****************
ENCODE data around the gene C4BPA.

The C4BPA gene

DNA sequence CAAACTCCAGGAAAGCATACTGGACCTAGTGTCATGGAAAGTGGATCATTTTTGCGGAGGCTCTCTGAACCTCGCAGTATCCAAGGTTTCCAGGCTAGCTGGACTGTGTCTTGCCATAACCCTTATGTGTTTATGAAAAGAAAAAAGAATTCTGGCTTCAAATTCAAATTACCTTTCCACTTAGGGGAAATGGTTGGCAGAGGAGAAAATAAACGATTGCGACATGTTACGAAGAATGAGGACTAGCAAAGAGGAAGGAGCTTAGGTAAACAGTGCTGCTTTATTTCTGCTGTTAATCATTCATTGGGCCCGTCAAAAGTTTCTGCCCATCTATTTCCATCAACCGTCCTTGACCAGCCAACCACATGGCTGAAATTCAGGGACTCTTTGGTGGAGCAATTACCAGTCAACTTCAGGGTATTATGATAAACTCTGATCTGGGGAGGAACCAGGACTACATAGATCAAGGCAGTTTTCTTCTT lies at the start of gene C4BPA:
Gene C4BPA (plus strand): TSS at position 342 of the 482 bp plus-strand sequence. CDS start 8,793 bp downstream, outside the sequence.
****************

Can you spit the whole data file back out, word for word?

ENCODE data around the gene C4BPA.

The C4BPA gene

DNA sequence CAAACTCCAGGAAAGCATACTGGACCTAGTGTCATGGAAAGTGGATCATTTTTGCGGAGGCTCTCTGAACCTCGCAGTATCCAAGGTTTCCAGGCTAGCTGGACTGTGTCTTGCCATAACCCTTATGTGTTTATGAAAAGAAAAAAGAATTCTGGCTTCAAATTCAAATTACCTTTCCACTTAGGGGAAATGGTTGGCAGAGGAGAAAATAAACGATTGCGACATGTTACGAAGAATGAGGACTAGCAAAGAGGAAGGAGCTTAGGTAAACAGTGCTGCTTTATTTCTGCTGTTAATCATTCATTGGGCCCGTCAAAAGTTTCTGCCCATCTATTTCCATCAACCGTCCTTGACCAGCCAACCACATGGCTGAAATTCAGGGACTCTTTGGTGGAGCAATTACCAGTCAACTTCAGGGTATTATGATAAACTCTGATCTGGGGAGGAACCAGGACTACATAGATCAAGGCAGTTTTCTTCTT lies at the start of gene C4BPA:
Gene C4BPA (plus strand): TSS at position 342 of the 482 bp plus-strand sequence. CDS start 8,793 bp downstream, outside the sequence.